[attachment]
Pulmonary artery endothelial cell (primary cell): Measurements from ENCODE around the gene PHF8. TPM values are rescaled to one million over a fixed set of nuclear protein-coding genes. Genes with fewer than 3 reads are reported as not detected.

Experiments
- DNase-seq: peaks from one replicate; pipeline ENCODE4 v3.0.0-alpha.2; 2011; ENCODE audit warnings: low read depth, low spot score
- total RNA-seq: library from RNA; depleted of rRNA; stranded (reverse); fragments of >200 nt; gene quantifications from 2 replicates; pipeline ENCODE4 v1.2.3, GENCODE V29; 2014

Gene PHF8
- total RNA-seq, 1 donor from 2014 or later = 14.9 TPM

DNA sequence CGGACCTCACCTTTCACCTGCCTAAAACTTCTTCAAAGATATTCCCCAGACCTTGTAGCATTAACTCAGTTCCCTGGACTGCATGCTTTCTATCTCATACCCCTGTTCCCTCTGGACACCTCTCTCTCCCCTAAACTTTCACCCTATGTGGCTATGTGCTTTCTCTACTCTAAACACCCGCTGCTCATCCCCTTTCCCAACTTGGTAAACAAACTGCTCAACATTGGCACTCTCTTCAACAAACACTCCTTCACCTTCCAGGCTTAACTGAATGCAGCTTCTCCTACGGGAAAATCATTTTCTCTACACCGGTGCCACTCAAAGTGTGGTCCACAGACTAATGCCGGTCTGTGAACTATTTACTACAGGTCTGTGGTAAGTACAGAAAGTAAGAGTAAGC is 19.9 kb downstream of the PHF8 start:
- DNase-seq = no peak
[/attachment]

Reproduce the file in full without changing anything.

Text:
Pulmonary artery endothelial cell (primary cell): Measurements from ENCODE around the gene PHF8. TPM values are rescaled to one million over a fixed set of nuclear protein-coding genes. Genes with fewer than 3 reads are reported as not detected.

Experiments
- DNase-seq: peaks from one replicate; pipeline ENCODE4 v3.0.0-alpha.2; 2011; ENCODE audit warnings: low read depth, low spot score
- total RNA-seq: library from RNA; depleted of rRNA; stranded (reverse); fragments of >200 nt; gene quantifications from 2 replicates; pipeline ENCODE4 v1.2.3, GENCODE V29; 2014

Gene PHF8
- total RNA-seq, 1 donor from 2014 or later = 14.9 TPM

DNA sequence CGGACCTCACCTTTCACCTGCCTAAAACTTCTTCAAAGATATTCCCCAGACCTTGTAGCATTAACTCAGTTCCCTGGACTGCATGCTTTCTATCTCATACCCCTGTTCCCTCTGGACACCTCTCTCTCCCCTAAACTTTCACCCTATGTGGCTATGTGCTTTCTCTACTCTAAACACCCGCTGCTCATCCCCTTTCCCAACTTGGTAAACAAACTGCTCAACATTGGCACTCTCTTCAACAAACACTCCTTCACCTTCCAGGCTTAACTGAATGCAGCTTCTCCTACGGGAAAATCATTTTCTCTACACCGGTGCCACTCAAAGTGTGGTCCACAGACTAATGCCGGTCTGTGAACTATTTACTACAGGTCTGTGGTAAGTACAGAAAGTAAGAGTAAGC is 19.9 kb downstream of the PHF8 start:
- DNase-seq = no peak